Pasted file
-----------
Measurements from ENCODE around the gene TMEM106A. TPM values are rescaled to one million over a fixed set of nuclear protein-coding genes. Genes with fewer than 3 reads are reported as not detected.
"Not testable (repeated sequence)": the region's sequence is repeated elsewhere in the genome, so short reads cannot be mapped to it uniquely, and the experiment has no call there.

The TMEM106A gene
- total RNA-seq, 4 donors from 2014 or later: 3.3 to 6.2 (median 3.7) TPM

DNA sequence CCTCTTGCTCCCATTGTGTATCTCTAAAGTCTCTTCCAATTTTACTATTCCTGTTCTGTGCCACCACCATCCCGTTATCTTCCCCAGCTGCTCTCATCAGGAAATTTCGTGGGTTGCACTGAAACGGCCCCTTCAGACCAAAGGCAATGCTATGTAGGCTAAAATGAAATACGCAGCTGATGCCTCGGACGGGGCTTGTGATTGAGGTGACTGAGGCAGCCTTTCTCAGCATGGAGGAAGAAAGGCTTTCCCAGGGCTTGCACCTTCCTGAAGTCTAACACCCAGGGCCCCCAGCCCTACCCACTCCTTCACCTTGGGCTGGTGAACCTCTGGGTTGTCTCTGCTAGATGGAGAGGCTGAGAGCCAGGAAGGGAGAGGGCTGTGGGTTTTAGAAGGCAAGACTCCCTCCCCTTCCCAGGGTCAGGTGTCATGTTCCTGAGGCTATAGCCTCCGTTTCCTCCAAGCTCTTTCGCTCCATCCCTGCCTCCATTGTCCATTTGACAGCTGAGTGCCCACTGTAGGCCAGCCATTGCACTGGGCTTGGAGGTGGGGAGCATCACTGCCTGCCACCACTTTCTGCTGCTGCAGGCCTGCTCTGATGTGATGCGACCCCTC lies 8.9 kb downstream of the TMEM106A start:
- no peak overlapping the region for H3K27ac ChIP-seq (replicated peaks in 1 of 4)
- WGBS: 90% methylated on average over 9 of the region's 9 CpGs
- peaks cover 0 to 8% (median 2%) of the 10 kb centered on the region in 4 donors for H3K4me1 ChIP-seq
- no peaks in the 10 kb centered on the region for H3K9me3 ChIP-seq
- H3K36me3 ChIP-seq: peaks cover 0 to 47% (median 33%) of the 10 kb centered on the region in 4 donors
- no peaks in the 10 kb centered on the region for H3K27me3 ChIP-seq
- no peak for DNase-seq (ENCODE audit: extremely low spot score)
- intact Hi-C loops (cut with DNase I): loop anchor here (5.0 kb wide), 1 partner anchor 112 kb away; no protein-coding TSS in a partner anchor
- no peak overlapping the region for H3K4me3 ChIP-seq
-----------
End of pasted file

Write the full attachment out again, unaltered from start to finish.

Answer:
Measurements from ENCODE around the gene TMEM106A. TPM values are rescaled to one million over a fixed set of nuclear protein-coding genes. Genes with fewer than 3 reads are reported as not detected.
"Not testable (repeated sequence)": the region's sequence is repeated elsewhere in the genome, so short reads cannot be mapped to it uniquely, and the experiment has no call there.

The TMEM106A gene
- total RNA-seq, 4 donors from 2014 or later: 3.3 to 6.2 (median 3.7) TPM

DNA sequence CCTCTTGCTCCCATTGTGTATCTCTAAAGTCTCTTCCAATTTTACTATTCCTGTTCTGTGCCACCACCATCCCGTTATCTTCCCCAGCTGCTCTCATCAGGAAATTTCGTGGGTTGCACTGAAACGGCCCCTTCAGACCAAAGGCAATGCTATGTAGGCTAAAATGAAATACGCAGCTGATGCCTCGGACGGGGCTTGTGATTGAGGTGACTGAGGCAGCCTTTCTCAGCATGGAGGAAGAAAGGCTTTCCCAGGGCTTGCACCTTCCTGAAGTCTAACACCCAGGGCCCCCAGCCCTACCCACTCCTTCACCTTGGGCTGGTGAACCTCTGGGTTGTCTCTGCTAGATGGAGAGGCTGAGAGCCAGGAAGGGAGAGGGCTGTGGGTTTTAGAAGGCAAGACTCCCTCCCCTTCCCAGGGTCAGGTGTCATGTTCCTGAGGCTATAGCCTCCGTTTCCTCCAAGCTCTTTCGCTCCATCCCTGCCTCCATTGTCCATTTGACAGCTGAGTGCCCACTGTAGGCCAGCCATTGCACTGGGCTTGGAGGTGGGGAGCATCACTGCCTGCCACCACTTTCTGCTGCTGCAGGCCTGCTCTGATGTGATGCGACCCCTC lies 8.9 kb downstream of the TMEM106A start:
- no peak overlapping the region for H3K27ac ChIP-seq (replicated peaks in 1 of 4)
- WGBS: 90% methylated on average over 9 of the region's 9 CpGs
- peaks cover 0 to 8% (median 2%) of the 10 kb centered on the region in 4 donors for H3K4me1 ChIP-seq
- no peaks in the 10 kb centered on the region for H3K9me3 ChIP-seq
- H3K36me3 ChIP-seq: peaks cover 0 to 47% (median 33%) of the 10 kb centered on the region in 4 donors
- no peaks in the 10 kb centered on the region for H3K27me3 ChIP-seq
- no peak for DNase-seq (ENCODE audit: extremely low spot score)
- intact Hi-C loops (cut with DNase I): loop anchor here (5.0 kb wide), 1 partner anchor 112 kb away; no protein-coding TSS in a partner anchor
- no peak overlapping the region for H3K4me3 ChIP-seq